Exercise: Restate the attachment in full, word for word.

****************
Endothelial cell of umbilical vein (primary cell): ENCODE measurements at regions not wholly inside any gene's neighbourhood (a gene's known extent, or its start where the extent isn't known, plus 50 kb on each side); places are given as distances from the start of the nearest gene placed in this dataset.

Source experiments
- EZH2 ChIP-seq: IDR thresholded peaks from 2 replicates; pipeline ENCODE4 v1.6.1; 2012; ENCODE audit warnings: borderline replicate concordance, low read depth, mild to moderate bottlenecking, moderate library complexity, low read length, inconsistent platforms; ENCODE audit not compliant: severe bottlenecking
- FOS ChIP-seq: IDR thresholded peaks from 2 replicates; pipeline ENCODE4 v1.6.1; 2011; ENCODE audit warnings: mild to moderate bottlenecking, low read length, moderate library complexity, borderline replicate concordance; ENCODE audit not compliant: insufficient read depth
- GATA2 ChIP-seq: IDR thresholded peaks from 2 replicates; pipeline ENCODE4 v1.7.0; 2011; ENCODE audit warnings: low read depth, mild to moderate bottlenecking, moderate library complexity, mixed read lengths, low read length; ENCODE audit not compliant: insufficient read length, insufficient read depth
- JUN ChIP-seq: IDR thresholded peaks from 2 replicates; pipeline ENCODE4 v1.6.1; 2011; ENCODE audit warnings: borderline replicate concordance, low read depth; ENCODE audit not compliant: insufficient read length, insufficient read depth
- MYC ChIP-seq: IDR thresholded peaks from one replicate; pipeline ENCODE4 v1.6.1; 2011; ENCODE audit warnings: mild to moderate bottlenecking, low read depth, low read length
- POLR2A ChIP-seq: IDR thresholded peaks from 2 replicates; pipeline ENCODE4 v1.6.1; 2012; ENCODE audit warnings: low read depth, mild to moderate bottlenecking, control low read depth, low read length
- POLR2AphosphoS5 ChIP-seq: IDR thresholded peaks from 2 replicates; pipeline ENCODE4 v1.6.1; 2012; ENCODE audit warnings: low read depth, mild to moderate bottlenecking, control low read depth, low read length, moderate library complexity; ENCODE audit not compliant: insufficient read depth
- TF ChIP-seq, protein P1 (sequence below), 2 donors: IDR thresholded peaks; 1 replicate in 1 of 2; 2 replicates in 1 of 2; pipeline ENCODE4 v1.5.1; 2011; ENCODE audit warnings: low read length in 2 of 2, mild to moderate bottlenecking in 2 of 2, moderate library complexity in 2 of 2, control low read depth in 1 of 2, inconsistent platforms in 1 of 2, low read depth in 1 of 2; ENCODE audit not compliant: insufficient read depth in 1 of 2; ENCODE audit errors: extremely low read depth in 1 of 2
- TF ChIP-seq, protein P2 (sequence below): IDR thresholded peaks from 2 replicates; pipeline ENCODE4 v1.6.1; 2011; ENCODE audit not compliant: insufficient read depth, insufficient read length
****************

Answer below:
Endothelial cell of umbilical vein (primary cell): ENCODE measurements at regions not wholly inside any gene's neighbourhood (a gene's known extent, or its start where the extent isn't known, plus 50 kb on each side); places are given as distances from the start of the nearest gene placed in this dataset.

Source experiments
- EZH2 ChIP-seq: IDR thresholded peaks from 2 replicates; pipeline ENCODE4 v1.6.1; 2012; ENCODE audit warnings: borderline replicate concordance, low read depth, mild to moderate bottlenecking, moderate library complexity, low read length, inconsistent platforms; ENCODE audit not compliant: severe bottlenecking
- FOS ChIP-seq: IDR thresholded peaks from 2 replicates; pipeline ENCODE4 v1.6.1; 2011; ENCODE audit warnings: mild to moderate bottlenecking, low read length, moderate library complexity, borderline replicate concordance; ENCODE audit not compliant: insufficient read depth
- GATA2 ChIP-seq: IDR thresholded peaks from 2 replicates; pipeline ENCODE4 v1.7.0; 2011; ENCODE audit warnings: low read depth, mild to moderate bottlenecking, moderate library complexity, mixed read lengths, low read length; ENCODE audit not compliant: insufficient read length, insufficient read depth
- JUN ChIP-seq: IDR thresholded peaks from 2 replicates; pipeline ENCODE4 v1.6.1; 2011; ENCODE audit warnings: borderline replicate concordance, low read depth; ENCODE audit not compliant: insufficient read length, insufficient read depth
- MYC ChIP-seq: IDR thresholded peaks from one replicate; pipeline ENCODE4 v1.6.1; 2011; ENCODE audit warnings: mild to moderate bottlenecking, low read depth, low read length
- POLR2A ChIP-seq: IDR thresholded peaks from 2 replicates; pipeline ENCODE4 v1.6.1; 2012; ENCODE audit warnings: low read depth, mild to moderate bottlenecking, control low read depth, low read length
- POLR2AphosphoS5 ChIP-seq: IDR thresholded peaks from 2 replicates; pipeline ENCODE4 v1.6.1; 2012; ENCODE audit warnings: low read depth, mild to moderate bottlenecking, control low read depth, low read length, moderate library complexity; ENCODE audit not compliant: insufficient read depth
- TF ChIP-seq, protein P1 (sequence below), 2 donors: IDR thresholded peaks; 1 replicate in 1 of 2; 2 replicates in 1 of 2; pipeline ENCODE4 v1.5.1; 2011; ENCODE audit warnings: low read length in 2 of 2, mild to moderate bottlenecking in 2 of 2, moderate library complexity in 2 of 2, control low read depth in 1 of 2, inconsistent platforms in 1 of 2, low read depth in 1 of 2; ENCODE audit not compliant: insufficient read depth in 1 of 2; ENCODE audit errors: extremely low read depth in 1 of 2
- TF ChIP-seq, protein P2 (sequence below): IDR thresholded peaks from 2 replicates; pipeline ENCODE4 v1.6.1; 2011; ENCODE audit not compliant: insufficient read depth, insufficient read length